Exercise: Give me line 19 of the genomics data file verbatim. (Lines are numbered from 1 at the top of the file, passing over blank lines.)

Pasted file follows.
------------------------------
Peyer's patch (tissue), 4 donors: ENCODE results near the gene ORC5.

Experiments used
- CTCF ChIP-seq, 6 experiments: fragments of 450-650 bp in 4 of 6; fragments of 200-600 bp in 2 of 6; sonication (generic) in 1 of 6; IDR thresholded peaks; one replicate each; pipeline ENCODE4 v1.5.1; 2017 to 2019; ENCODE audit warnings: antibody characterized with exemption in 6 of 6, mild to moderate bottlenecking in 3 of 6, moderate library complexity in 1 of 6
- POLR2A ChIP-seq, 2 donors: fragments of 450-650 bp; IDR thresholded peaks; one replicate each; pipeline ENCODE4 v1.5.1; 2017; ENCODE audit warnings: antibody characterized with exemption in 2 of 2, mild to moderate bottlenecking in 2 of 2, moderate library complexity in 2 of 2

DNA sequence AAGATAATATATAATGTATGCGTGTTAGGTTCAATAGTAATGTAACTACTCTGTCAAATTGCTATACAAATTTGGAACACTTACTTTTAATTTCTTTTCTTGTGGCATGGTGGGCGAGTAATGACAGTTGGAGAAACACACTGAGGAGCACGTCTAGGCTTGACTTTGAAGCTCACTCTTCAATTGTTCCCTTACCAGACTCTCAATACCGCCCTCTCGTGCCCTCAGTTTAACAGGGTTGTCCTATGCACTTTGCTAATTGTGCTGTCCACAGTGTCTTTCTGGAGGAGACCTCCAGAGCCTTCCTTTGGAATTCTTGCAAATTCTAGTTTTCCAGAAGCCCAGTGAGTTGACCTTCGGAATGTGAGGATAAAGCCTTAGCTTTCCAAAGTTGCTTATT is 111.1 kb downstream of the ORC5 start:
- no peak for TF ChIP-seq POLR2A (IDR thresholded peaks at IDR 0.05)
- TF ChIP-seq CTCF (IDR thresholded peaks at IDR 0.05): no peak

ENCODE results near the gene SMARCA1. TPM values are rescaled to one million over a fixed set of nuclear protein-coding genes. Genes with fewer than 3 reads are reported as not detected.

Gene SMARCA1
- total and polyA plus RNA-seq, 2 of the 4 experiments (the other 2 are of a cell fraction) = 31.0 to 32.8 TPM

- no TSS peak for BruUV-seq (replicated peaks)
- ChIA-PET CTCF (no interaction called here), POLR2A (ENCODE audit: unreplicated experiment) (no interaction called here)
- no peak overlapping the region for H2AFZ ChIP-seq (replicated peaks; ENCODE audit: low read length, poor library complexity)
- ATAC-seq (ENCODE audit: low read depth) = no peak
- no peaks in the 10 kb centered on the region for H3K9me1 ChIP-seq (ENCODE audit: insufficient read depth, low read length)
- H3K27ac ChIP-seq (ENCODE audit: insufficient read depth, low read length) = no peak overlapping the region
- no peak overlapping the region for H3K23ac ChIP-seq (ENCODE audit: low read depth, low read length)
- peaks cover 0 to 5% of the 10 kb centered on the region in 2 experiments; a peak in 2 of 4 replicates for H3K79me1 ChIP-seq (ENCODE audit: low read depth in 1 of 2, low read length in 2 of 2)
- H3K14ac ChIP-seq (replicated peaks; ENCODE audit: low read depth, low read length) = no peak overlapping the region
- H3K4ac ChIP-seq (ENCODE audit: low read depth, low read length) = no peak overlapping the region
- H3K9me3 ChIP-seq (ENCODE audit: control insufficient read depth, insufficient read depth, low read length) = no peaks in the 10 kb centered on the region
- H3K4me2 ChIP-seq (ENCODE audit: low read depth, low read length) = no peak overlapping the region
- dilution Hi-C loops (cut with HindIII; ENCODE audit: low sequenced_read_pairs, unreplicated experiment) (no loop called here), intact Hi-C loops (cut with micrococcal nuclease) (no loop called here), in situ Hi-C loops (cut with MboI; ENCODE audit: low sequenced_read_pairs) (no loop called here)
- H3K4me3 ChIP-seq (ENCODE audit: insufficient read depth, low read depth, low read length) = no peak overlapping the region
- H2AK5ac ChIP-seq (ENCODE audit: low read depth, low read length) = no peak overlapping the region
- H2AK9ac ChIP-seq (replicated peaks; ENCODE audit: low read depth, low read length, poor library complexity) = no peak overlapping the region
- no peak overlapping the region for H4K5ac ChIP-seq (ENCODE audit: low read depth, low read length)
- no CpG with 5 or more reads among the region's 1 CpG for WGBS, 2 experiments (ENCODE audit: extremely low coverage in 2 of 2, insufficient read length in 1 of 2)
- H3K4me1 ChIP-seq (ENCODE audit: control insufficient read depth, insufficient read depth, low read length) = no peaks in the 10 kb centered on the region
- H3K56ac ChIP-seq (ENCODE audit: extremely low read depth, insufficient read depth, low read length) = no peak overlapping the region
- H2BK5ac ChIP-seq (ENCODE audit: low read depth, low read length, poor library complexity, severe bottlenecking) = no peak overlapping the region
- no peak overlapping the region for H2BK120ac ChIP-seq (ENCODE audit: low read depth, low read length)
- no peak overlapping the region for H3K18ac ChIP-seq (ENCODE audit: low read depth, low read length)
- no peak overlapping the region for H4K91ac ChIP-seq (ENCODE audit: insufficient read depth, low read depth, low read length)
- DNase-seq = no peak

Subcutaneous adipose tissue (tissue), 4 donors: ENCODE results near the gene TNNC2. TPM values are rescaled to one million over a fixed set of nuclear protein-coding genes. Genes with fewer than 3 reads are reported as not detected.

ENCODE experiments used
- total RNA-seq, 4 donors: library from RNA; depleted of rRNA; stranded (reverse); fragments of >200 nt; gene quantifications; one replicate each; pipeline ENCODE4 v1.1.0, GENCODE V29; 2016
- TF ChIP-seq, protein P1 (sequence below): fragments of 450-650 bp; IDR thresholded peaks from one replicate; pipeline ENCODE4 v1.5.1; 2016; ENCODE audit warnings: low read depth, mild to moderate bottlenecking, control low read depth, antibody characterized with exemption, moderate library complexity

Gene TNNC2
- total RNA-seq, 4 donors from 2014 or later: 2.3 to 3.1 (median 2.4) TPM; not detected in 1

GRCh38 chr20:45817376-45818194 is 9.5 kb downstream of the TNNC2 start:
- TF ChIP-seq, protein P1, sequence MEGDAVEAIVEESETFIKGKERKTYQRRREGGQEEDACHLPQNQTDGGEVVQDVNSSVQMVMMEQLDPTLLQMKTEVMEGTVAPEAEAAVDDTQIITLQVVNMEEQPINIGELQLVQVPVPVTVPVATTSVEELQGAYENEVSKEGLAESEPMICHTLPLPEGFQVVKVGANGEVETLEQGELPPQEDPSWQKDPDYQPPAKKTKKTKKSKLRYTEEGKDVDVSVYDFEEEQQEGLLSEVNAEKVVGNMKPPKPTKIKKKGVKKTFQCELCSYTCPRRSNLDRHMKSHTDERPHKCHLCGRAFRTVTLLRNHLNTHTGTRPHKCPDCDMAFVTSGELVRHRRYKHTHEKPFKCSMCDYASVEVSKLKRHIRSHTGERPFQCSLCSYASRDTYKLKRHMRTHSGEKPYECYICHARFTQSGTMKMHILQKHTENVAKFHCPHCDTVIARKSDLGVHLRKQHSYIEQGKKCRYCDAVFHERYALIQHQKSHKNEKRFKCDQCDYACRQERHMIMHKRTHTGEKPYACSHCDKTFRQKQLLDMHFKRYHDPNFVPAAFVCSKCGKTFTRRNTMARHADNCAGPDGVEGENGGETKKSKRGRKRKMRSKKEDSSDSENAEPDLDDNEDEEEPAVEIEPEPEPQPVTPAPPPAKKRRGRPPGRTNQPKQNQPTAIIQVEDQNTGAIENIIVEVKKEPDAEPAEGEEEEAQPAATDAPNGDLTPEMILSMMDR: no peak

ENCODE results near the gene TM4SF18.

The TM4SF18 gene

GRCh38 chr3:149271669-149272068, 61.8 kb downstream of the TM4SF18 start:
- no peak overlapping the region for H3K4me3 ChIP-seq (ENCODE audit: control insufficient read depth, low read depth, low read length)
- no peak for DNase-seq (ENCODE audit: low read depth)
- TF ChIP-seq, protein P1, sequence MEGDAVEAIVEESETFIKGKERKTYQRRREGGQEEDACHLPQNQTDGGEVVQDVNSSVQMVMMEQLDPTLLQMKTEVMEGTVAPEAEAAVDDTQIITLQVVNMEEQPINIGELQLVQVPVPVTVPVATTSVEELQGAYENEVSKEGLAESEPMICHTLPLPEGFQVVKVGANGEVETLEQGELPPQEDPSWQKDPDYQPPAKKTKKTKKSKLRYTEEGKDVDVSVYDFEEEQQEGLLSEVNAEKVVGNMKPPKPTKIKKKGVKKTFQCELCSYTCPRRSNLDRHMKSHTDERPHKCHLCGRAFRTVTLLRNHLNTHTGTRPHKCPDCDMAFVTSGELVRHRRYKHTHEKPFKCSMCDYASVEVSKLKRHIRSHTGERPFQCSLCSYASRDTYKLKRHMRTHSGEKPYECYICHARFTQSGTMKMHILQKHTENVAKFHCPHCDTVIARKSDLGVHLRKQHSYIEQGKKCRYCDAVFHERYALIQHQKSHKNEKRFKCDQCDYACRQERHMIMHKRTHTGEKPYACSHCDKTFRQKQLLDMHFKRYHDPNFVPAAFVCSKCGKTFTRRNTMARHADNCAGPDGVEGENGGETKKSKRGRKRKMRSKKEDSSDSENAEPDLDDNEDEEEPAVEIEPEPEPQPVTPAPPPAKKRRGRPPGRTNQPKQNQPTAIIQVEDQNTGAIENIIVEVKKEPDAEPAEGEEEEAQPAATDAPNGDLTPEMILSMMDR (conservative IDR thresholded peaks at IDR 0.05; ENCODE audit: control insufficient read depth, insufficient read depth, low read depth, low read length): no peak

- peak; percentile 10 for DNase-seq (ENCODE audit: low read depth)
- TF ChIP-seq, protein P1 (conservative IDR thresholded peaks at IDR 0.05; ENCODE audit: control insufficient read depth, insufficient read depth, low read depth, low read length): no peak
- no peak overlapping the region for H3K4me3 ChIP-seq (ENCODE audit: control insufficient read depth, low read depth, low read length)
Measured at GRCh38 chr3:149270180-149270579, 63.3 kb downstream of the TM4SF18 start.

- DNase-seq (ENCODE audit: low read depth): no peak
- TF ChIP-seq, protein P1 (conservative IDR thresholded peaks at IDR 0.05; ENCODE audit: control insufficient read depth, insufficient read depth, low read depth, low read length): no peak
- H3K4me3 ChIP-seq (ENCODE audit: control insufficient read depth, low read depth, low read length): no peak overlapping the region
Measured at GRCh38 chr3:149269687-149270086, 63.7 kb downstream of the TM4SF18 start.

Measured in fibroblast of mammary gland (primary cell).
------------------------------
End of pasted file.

- H3K14ac ChIP-seq (replicated peaks; ENCODE audit: low read depth, low read length) = no peak overlapping the region